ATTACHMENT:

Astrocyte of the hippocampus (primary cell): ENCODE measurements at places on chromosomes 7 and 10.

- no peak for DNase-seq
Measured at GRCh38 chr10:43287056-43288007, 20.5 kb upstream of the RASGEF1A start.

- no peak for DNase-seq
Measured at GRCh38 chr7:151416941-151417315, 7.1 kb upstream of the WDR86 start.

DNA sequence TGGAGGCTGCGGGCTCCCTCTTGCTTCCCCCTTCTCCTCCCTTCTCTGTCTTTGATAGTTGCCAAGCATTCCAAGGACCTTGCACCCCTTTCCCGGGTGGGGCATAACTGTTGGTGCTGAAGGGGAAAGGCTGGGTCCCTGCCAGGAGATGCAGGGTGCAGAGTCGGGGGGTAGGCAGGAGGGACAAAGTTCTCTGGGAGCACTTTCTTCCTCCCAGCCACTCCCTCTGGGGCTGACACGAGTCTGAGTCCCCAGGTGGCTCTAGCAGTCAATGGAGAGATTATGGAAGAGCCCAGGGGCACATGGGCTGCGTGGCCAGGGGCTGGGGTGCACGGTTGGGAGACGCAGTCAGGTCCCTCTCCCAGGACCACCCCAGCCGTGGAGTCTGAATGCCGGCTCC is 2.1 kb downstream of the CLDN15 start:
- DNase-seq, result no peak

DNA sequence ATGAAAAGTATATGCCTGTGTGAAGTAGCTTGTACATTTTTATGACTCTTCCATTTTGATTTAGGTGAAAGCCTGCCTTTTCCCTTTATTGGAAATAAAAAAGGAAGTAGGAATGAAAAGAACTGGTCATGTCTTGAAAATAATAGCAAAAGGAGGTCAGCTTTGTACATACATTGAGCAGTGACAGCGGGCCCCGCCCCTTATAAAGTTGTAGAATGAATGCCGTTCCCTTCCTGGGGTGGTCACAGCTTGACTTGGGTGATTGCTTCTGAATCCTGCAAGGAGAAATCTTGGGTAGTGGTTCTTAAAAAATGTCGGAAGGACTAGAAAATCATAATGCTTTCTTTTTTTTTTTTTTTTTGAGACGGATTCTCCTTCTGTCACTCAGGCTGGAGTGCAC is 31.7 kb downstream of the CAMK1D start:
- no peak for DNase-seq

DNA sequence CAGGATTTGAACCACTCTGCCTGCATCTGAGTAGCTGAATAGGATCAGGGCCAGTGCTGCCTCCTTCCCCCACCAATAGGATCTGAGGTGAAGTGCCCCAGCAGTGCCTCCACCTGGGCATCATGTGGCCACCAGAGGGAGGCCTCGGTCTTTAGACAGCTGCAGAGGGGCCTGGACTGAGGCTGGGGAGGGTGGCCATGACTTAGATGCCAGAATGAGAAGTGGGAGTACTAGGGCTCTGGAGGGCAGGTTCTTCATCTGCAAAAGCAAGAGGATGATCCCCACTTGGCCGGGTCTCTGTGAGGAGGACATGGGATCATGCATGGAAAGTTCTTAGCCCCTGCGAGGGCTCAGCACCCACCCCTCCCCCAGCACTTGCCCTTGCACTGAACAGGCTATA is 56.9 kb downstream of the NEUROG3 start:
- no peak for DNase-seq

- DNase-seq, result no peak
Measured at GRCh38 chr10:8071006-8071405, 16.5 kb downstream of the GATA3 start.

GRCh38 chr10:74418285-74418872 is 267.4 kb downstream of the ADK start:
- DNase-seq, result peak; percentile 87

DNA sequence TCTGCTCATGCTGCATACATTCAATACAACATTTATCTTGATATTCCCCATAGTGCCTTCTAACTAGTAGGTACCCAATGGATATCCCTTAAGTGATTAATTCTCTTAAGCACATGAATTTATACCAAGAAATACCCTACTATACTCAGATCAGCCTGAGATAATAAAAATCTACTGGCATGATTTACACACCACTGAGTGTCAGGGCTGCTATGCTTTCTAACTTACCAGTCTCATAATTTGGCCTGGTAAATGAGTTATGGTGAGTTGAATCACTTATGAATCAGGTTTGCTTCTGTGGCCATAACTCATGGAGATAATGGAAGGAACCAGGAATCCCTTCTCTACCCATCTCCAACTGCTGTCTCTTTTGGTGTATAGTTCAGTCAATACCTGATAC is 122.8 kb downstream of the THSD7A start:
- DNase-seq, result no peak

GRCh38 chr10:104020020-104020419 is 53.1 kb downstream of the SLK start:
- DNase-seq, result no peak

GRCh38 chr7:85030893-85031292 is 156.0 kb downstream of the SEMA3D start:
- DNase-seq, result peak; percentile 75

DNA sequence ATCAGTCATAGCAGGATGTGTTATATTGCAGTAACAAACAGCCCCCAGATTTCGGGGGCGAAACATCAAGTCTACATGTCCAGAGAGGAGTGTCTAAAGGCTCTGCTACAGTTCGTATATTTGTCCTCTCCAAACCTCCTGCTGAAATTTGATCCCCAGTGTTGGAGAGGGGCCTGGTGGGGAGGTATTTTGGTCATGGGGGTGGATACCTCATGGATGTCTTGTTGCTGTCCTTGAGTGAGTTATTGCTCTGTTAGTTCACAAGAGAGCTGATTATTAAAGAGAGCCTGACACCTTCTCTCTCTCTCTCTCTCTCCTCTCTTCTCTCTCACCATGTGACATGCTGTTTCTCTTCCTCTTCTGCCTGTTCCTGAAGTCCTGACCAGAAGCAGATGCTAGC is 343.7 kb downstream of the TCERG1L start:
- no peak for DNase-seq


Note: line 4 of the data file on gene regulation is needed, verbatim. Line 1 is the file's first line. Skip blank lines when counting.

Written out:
- no peak for DNase-seq